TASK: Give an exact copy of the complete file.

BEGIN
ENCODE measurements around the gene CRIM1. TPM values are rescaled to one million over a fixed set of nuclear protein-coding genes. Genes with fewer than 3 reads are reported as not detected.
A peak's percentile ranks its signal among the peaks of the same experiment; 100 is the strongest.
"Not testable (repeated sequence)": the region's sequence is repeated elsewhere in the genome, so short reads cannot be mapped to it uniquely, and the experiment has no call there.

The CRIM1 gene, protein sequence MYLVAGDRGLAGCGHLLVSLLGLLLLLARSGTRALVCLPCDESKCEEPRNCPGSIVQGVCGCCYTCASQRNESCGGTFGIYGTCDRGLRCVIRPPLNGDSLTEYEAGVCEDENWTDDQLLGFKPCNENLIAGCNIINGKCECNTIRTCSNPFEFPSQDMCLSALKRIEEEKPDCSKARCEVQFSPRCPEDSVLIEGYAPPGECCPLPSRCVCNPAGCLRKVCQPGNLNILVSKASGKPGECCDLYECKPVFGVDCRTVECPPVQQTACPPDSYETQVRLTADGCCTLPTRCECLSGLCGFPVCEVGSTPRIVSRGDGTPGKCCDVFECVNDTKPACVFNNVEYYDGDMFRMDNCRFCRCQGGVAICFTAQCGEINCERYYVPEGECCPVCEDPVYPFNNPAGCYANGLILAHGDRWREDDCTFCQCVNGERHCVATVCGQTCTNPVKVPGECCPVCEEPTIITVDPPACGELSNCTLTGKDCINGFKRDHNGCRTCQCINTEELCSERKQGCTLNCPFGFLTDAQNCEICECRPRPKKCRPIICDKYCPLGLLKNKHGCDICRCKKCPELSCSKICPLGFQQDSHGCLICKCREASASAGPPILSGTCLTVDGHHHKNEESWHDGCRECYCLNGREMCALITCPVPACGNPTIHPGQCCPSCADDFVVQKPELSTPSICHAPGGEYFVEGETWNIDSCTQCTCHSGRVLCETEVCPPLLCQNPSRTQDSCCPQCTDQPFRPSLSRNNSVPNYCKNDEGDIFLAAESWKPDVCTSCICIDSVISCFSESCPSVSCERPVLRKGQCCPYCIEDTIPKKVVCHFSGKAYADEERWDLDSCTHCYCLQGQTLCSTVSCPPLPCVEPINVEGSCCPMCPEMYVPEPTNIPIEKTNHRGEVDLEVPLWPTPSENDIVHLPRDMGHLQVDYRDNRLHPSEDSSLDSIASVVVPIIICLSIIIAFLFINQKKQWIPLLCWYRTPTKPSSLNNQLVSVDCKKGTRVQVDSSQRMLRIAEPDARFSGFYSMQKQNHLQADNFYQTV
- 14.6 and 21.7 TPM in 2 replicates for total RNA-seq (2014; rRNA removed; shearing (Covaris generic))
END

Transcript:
ENCODE measurements around the gene CRIM1. TPM values are rescaled to one million over a fixed set of nuclear protein-coding genes. Genes with fewer than 3 reads are reported as not detected.
A peak's percentile ranks its signal among the peaks of the same experiment; 100 is the strongest.
"Not testable (repeated sequence)": the region's sequence is repeated elsewhere in the genome, so short reads cannot be mapped to it uniquely, and the experiment has no call there.

The CRIM1 gene, protein sequence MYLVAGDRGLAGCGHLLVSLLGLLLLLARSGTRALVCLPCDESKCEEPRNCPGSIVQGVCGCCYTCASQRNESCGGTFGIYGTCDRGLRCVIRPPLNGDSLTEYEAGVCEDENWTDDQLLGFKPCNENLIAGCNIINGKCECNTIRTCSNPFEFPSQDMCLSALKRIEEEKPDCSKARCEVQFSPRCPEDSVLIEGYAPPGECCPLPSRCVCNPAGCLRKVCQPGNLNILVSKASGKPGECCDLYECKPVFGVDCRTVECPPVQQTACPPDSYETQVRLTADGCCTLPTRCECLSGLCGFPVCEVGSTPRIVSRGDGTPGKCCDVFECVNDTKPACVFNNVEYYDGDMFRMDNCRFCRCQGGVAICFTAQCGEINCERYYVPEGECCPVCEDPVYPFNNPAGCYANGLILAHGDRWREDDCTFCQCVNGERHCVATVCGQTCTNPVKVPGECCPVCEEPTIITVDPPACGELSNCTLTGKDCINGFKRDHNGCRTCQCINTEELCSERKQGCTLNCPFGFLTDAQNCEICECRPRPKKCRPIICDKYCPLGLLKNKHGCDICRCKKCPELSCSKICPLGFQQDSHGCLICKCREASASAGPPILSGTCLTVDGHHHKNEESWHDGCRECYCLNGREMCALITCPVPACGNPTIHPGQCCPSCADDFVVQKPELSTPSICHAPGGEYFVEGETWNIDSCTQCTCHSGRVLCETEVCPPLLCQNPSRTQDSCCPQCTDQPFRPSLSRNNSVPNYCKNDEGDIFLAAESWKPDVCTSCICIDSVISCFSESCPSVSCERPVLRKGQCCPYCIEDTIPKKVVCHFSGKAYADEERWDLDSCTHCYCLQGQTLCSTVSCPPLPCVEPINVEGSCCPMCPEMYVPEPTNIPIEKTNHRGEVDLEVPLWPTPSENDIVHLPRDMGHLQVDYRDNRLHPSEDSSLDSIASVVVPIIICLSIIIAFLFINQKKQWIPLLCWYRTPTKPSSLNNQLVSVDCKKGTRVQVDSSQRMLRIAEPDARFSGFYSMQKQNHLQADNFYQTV
- 14.6 and 21.7 TPM in 2 replicates for total RNA-seq (2014; rRNA removed; shearing (Covaris generic))